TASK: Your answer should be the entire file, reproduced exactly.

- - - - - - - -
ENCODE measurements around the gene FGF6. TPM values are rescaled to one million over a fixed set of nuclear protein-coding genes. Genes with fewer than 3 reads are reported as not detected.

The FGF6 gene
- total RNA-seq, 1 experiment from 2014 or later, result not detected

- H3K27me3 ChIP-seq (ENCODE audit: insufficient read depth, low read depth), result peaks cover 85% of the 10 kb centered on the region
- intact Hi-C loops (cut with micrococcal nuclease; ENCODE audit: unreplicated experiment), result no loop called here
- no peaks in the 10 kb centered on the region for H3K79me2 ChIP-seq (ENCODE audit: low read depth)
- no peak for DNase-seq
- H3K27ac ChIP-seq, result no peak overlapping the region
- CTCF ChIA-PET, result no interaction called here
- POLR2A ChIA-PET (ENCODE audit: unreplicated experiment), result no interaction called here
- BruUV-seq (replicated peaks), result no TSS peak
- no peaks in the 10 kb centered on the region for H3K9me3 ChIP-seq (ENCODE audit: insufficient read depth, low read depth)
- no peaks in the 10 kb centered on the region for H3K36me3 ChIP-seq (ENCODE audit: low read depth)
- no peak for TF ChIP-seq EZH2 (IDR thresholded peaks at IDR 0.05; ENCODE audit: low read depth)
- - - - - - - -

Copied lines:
ENCODE measurements around the gene FGF6. TPM values are rescaled to one million over a fixed set of nuclear protein-coding genes. Genes with fewer than 3 reads are reported as not detected.

The FGF6 gene
- total RNA-seq, 1 experiment from 2014 or later, result not detected

- H3K27me3 ChIP-seq (ENCODE audit: insufficient read depth, low read depth), result peaks cover 85% of the 10 kb centered on the region
- intact Hi-C loops (cut with micrococcal nuclease; ENCODE audit: unreplicated experiment), result no loop called here
- no peaks in the 10 kb centered on the region for H3K79me2 ChIP-seq (ENCODE audit: low read depth)
- no peak for DNase-seq
- H3K27ac ChIP-seq, result no peak overlapping the region
- CTCF ChIA-PET, result no interaction called here
- POLR2A ChIA-PET (ENCODE audit: unreplicated experiment), result no interaction called here
- BruUV-seq (replicated peaks), result no TSS peak
- no peaks in the 10 kb centered on the region for H3K9me3 ChIP-seq (ENCODE audit: insufficient read depth, low read depth)
- no peaks in the 10 kb centered on the region for H3K36me3 ChIP-seq (ENCODE audit: low read depth)
- no peak for TF ChIP-seq EZH2 (IDR thresholded peaks at IDR 0.05; ENCODE audit: low read depth)